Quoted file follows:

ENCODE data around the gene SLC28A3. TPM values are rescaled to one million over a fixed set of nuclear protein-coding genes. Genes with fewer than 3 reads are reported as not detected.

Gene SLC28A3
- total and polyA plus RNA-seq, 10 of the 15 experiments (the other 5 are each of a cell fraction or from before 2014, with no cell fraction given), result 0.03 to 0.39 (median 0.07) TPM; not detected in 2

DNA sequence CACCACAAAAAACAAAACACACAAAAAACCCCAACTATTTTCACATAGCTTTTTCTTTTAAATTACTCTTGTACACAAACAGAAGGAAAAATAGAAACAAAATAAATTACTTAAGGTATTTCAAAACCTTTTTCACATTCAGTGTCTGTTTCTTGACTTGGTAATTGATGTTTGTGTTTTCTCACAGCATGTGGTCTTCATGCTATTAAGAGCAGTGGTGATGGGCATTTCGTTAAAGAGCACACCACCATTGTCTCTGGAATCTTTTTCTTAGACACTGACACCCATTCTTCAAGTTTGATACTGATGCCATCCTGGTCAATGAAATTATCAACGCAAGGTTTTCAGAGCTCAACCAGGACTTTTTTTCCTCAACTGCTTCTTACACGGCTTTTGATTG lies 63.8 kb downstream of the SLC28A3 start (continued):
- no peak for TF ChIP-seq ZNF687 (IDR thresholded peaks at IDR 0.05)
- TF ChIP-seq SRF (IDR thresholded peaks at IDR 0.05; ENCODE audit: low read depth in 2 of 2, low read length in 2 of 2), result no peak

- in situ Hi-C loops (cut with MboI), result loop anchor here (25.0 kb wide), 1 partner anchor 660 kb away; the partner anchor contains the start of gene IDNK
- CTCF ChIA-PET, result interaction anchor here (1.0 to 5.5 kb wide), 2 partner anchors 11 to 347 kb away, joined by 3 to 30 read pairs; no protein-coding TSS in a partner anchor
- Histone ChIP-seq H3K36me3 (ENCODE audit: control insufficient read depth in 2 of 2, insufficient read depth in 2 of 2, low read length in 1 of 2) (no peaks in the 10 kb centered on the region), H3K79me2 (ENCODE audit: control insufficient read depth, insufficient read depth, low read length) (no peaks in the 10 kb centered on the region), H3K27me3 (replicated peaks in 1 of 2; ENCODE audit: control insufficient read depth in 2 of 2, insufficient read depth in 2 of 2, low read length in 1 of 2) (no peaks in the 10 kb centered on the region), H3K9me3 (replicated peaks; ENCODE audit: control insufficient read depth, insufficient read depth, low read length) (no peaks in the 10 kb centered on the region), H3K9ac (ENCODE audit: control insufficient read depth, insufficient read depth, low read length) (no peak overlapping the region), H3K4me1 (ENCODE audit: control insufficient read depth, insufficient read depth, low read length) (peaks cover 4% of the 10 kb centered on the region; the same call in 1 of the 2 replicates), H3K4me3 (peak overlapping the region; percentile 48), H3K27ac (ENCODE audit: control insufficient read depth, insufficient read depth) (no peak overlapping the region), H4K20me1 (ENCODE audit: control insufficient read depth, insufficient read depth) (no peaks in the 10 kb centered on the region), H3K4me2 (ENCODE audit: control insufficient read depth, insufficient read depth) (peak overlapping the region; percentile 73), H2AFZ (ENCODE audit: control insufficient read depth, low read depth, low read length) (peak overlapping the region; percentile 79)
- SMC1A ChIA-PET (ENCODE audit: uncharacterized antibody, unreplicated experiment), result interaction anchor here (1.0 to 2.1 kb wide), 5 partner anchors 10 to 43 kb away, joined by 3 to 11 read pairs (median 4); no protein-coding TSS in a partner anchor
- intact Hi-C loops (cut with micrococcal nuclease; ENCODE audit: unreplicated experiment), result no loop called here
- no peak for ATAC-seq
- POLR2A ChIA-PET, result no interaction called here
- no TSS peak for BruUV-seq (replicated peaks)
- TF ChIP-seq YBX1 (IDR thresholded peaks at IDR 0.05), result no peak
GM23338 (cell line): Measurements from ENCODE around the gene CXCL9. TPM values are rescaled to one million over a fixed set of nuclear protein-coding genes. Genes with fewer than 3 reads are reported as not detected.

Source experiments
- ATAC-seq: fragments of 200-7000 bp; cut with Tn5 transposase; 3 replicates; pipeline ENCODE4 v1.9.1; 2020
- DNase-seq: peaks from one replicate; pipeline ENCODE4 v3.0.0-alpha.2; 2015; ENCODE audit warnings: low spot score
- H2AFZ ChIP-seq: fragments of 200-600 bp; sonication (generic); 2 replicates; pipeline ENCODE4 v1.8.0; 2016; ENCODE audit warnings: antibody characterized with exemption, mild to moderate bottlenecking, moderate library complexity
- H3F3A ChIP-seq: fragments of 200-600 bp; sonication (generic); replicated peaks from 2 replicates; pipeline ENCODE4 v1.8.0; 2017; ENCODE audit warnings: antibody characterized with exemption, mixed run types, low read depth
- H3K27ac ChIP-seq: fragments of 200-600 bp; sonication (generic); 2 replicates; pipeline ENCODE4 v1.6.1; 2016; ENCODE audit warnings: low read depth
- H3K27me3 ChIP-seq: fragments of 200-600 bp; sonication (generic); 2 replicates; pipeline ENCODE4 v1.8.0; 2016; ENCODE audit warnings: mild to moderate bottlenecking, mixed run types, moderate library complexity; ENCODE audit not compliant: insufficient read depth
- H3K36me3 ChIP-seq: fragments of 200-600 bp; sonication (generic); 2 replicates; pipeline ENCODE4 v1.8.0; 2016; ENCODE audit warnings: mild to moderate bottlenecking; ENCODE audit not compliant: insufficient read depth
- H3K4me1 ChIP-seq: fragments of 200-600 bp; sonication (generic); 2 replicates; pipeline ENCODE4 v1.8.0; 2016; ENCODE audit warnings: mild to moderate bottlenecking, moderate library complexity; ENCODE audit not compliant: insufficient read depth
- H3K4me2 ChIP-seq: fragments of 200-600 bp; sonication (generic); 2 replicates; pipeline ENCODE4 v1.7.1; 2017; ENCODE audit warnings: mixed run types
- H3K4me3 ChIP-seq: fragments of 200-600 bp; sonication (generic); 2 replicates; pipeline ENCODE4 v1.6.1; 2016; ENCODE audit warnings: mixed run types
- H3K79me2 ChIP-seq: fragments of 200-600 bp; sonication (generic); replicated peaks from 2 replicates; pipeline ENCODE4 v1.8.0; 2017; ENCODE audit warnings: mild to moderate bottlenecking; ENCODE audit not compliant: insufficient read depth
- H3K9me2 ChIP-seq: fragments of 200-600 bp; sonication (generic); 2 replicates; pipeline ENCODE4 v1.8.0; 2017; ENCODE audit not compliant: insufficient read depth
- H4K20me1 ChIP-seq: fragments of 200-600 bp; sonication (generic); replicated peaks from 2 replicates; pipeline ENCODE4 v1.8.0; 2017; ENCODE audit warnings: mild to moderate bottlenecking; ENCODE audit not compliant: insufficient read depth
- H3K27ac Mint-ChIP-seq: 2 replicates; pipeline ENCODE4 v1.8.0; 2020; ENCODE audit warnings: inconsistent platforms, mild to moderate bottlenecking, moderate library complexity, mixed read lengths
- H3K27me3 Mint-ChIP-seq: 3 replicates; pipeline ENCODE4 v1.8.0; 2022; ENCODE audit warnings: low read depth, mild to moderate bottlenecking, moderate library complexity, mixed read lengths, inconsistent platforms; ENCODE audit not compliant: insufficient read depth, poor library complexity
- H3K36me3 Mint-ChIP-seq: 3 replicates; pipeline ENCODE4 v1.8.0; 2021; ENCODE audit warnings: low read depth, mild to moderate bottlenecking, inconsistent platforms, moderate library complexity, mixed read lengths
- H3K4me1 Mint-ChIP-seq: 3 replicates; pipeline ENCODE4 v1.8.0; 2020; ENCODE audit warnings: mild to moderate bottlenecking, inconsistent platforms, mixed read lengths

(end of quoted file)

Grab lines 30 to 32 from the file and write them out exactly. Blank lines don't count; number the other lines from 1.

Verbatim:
- H4K20me1 ChIP-seq: fragments of 200-600 bp; sonication (generic); replicated peaks from 2 replicates; pipeline ENCODE4 v1.8.0; 2017; ENCODE audit warnings: mild to moderate bottlenecking; ENCODE audit not compliant: insufficient read depth
- H3K27ac Mint-ChIP-seq: 2 replicates; pipeline ENCODE4 v1.8.0; 2020; ENCODE audit warnings: inconsistent platforms, mild to moderate bottlenecking, moderate library complexity, mixed read lengths
- H3K27me3 Mint-ChIP-seq: 3 replicates; pipeline ENCODE4 v1.8.0; 2022; ENCODE audit warnings: low read depth, mild to moderate bottlenecking, moderate library complexity, mixed read lengths, inconsistent platforms; ENCODE audit not compliant: insufficient read depth, poor library complexity